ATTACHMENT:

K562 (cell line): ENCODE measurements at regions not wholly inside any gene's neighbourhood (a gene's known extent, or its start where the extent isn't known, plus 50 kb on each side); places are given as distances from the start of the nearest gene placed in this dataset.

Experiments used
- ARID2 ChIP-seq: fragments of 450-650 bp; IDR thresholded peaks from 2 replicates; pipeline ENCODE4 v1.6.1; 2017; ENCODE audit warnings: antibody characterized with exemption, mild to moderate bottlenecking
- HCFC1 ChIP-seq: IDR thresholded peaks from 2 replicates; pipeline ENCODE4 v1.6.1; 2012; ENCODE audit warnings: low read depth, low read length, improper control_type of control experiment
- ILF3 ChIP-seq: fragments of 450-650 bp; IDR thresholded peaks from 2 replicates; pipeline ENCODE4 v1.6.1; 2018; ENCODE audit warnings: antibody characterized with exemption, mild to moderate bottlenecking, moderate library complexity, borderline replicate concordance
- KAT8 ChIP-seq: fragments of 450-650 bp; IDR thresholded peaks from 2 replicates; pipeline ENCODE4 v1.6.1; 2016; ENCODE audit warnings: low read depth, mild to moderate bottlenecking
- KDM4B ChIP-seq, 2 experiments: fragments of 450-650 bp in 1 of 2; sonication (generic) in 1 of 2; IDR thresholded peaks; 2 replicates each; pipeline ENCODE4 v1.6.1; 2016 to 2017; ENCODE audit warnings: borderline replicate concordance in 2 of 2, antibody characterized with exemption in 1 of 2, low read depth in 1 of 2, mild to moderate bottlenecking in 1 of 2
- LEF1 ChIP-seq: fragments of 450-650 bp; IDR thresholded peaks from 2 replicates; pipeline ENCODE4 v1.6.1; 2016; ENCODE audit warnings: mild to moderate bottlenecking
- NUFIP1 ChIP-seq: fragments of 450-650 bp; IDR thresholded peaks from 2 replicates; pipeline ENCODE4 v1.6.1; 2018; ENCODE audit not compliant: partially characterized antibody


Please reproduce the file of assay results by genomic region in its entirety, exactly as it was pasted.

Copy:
K562 (cell line): ENCODE measurements at regions not wholly inside any gene's neighbourhood (a gene's known extent, or its start where the extent isn't known, plus 50 kb on each side); places are given as distances from the start of the nearest gene placed in this dataset.

Experiments used
- ARID2 ChIP-seq: fragments of 450-650 bp; IDR thresholded peaks from 2 replicates; pipeline ENCODE4 v1.6.1; 2017; ENCODE audit warnings: antibody characterized with exemption, mild to moderate bottlenecking
- HCFC1 ChIP-seq: IDR thresholded peaks from 2 replicates; pipeline ENCODE4 v1.6.1; 2012; ENCODE audit warnings: low read depth, low read length, improper control_type of control experiment
- ILF3 ChIP-seq: fragments of 450-650 bp; IDR thresholded peaks from 2 replicates; pipeline ENCODE4 v1.6.1; 2018; ENCODE audit warnings: antibody characterized with exemption, mild to moderate bottlenecking, moderate library complexity, borderline replicate concordance
- KAT8 ChIP-seq: fragments of 450-650 bp; IDR thresholded peaks from 2 replicates; pipeline ENCODE4 v1.6.1; 2016; ENCODE audit warnings: low read depth, mild to moderate bottlenecking
- KDM4B ChIP-seq, 2 experiments: fragments of 450-650 bp in 1 of 2; sonication (generic) in 1 of 2; IDR thresholded peaks; 2 replicates each; pipeline ENCODE4 v1.6.1; 2016 to 2017; ENCODE audit warnings: borderline replicate concordance in 2 of 2, antibody characterized with exemption in 1 of 2, low read depth in 1 of 2, mild to moderate bottlenecking in 1 of 2
- LEF1 ChIP-seq: fragments of 450-650 bp; IDR thresholded peaks from 2 replicates; pipeline ENCODE4 v1.6.1; 2016; ENCODE audit warnings: mild to moderate bottlenecking
- NUFIP1 ChIP-seq: fragments of 450-650 bp; IDR thresholded peaks from 2 replicates; pipeline ENCODE4 v1.6.1; 2018; ENCODE audit not compliant: partially characterized antibody